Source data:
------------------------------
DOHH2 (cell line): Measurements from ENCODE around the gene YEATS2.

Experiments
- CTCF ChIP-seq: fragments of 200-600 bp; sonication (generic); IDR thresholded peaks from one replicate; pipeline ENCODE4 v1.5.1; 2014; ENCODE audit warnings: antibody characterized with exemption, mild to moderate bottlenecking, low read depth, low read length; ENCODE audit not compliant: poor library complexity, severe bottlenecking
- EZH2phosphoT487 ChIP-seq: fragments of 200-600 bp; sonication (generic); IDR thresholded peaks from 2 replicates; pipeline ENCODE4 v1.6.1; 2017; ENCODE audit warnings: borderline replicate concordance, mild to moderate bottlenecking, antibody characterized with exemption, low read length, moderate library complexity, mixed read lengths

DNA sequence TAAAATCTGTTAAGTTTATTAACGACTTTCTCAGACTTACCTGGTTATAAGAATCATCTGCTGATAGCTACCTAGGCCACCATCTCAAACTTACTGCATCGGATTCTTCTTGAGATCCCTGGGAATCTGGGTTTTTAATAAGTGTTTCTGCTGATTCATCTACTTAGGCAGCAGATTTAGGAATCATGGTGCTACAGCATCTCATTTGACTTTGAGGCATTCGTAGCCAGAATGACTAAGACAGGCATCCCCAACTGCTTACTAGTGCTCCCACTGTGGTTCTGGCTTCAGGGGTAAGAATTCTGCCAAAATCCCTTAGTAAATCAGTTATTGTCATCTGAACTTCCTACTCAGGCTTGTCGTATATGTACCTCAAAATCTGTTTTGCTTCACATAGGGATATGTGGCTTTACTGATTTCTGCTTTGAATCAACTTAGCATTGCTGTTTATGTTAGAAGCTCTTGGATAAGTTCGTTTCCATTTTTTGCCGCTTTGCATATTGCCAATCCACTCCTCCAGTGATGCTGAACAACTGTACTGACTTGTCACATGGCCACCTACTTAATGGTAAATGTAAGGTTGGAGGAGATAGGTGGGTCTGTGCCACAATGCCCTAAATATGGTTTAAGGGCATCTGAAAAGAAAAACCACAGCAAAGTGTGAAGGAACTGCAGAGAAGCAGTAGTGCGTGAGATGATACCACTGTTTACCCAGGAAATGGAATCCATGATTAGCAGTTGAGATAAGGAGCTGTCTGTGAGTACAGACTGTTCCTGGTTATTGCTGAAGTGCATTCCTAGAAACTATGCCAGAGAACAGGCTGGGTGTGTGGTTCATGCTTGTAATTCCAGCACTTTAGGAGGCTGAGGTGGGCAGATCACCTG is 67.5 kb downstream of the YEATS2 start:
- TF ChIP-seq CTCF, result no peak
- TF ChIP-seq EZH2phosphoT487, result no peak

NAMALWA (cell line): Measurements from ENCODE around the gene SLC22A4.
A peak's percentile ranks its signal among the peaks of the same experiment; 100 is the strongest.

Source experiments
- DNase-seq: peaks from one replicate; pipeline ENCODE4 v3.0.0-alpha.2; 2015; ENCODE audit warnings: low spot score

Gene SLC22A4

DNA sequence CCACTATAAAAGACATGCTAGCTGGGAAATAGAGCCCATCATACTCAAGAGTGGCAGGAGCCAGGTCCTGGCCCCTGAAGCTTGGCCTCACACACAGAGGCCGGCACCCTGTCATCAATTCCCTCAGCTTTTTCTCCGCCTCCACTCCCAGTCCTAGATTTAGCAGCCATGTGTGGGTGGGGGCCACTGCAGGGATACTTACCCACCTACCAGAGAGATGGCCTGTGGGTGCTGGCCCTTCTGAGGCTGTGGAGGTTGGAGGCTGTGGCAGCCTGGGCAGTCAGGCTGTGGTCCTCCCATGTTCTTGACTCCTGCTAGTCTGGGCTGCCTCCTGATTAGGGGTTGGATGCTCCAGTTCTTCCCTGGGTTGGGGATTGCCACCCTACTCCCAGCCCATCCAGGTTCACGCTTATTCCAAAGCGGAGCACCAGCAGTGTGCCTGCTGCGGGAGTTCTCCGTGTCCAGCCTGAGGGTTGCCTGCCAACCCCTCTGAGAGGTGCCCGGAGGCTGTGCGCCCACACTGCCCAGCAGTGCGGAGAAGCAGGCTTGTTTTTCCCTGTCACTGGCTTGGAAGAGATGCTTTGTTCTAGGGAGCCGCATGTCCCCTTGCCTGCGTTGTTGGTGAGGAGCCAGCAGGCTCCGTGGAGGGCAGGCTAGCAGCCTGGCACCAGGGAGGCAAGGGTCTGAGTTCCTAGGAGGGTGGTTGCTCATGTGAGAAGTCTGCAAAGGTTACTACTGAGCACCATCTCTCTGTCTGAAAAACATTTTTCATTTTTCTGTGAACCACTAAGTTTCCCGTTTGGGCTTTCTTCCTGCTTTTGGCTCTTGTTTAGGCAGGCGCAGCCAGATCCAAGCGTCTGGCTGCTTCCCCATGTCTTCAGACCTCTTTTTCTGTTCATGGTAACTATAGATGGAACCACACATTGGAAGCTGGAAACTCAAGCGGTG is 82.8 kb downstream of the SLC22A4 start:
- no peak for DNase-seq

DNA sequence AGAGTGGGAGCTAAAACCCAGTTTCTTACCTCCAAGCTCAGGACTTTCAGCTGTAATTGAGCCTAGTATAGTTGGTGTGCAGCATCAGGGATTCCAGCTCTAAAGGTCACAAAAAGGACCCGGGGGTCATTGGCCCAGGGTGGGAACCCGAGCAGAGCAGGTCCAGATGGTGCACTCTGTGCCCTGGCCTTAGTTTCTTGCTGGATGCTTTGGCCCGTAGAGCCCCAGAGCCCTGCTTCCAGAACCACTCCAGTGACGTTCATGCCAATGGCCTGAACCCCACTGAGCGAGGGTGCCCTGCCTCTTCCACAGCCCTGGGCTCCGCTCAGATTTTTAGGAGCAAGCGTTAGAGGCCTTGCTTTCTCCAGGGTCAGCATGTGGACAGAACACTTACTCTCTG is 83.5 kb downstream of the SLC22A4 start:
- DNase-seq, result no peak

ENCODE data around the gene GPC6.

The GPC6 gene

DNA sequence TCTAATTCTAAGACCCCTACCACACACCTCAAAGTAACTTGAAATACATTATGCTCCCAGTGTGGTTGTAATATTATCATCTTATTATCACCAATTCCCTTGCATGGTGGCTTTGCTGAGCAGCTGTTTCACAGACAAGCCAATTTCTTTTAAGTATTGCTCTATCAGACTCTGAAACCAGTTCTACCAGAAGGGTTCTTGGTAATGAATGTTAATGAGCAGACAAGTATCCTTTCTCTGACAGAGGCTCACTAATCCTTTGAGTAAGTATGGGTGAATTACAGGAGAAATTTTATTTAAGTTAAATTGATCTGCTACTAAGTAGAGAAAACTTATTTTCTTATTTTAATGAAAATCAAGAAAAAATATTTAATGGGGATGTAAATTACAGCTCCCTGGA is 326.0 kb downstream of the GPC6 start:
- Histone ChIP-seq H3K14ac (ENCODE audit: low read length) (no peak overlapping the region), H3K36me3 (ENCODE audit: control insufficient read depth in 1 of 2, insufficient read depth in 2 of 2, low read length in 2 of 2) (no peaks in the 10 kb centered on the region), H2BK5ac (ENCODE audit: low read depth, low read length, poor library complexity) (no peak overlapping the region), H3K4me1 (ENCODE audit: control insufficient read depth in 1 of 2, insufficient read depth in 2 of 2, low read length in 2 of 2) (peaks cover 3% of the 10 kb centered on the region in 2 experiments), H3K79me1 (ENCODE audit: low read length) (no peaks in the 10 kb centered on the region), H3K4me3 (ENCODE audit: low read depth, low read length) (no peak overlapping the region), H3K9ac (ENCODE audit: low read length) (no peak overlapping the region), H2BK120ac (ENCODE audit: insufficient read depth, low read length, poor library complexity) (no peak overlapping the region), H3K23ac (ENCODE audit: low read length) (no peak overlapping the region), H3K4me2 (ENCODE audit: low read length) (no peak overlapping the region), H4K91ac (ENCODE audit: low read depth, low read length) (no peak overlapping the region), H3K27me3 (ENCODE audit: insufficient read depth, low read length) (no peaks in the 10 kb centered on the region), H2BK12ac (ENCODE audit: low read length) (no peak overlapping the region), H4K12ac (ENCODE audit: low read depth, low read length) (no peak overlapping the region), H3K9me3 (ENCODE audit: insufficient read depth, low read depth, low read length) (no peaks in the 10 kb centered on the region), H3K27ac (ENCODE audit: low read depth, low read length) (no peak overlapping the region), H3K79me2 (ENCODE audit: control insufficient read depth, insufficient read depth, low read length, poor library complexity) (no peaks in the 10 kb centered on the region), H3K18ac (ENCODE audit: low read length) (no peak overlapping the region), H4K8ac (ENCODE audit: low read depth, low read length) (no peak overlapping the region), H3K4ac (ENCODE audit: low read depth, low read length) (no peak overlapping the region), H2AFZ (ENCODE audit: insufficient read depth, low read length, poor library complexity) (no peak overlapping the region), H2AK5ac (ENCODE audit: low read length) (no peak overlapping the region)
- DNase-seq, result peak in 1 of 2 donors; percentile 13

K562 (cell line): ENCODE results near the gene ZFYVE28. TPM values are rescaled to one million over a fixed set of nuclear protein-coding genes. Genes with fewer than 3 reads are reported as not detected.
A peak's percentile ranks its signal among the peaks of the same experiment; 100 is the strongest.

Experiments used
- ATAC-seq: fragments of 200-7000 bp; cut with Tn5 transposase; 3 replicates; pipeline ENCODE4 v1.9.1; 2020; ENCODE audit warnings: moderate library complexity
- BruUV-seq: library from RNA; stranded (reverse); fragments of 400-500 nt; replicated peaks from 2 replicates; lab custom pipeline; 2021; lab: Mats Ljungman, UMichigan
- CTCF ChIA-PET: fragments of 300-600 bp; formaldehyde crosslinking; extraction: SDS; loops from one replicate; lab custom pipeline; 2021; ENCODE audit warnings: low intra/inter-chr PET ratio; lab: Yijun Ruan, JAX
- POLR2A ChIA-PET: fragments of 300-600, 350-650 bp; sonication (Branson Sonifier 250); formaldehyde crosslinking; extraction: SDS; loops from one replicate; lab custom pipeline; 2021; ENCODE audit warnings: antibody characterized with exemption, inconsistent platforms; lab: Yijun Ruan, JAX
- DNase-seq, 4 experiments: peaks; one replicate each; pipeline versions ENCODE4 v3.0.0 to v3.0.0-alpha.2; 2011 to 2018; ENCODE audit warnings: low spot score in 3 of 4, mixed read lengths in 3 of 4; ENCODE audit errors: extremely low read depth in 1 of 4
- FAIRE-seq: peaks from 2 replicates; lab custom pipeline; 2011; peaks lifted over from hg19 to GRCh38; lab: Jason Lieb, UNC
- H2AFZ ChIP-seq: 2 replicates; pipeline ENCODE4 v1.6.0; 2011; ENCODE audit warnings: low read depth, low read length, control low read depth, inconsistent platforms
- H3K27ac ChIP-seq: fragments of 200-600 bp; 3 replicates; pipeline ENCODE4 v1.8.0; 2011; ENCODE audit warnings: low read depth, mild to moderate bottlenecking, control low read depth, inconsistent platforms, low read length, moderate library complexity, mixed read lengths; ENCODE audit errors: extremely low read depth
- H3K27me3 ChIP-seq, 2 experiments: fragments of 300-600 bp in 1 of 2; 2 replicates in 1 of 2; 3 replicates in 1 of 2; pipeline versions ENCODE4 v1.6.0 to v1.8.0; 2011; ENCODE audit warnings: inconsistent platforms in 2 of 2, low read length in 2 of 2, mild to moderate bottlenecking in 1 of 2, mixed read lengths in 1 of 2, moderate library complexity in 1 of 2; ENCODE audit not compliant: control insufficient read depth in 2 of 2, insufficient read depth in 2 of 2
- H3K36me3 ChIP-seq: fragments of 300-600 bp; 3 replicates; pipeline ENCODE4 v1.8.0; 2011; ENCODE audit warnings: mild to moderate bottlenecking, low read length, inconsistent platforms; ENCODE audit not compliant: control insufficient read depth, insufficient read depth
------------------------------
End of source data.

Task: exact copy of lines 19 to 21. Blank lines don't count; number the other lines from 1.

DNA sequence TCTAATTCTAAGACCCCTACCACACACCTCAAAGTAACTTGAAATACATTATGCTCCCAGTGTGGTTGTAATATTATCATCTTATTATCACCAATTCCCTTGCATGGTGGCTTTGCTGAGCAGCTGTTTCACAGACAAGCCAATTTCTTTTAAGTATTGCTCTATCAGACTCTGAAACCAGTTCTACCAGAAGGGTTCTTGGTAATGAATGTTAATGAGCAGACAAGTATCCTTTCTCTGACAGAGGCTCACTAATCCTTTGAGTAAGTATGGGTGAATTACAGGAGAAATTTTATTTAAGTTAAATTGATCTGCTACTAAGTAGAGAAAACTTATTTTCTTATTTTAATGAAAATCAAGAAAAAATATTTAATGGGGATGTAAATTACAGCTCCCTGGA is 326.0 kb downstream of the GPC6 start:
- Histone ChIP-seq H3K14ac (ENCODE audit: low read length) (no peak overlapping the region), H3K36me3 (ENCODE audit: control insufficient read depth in 1 of 2, insufficient read depth in 2 of 2, low read length in 2 of 2) (no peaks in the 10 kb centered on the region), H2BK5ac (ENCODE audit: low read depth, low read length, poor library complexity) (no peak overlapping the region), H3K4me1 (ENCODE audit: control insufficient read depth in 1 of 2, insufficient read depth in 2 of 2, low read length in 2 of 2) (peaks cover 3% of the 10 kb centered on the region in 2 experiments), H3K79me1 (ENCODE audit: low read length) (no peaks in the 10 kb centered on the region), H3K4me3 (ENCODE audit: low read depth, low read length) (no peak overlapping the region), H3K9ac (ENCODE audit: low read length) (no peak overlapping the region), H2BK120ac (ENCODE audit: insufficient read depth, low read length, poor library complexity) (no peak overlapping the region), H3K23ac (ENCODE audit: low read length) (no peak overlapping the region), H3K4me2 (ENCODE audit: low read length) (no peak overlapping the region), H4K91ac (ENCODE audit: low read depth, low read length) (no peak overlapping the region), H3K27me3 (ENCODE audit: insufficient read depth, low read length) (no peaks in the 10 kb centered on the region), H2BK12ac (ENCODE audit: low read length) (no peak overlapping the region), H4K12ac (ENCODE audit: low read depth, low read length) (no peak overlapping the region), H3K9me3 (ENCODE audit: insufficient read depth, low read depth, low read length) (no peaks in the 10 kb centered on the region), H3K27ac (ENCODE audit: low read depth, low read length) (no peak overlapping the region), H3K79me2 (ENCODE audit: control insufficient read depth, insufficient read depth, low read length, poor library complexity) (no peaks in the 10 kb centered on the region), H3K18ac (ENCODE audit: low read length) (no peak overlapping the region), H4K8ac (ENCODE audit: low read depth, low read length) (no peak overlapping the region), H3K4ac (ENCODE audit: low read depth, low read length) (no peak overlapping the region), H2AFZ (ENCODE audit: insufficient read depth, low read length, poor library complexity) (no peak overlapping the region), H2AK5ac (ENCODE audit: low read length) (no peak overlapping the region)
- DNase-seq, result peak in 1 of 2 donors; percentile 13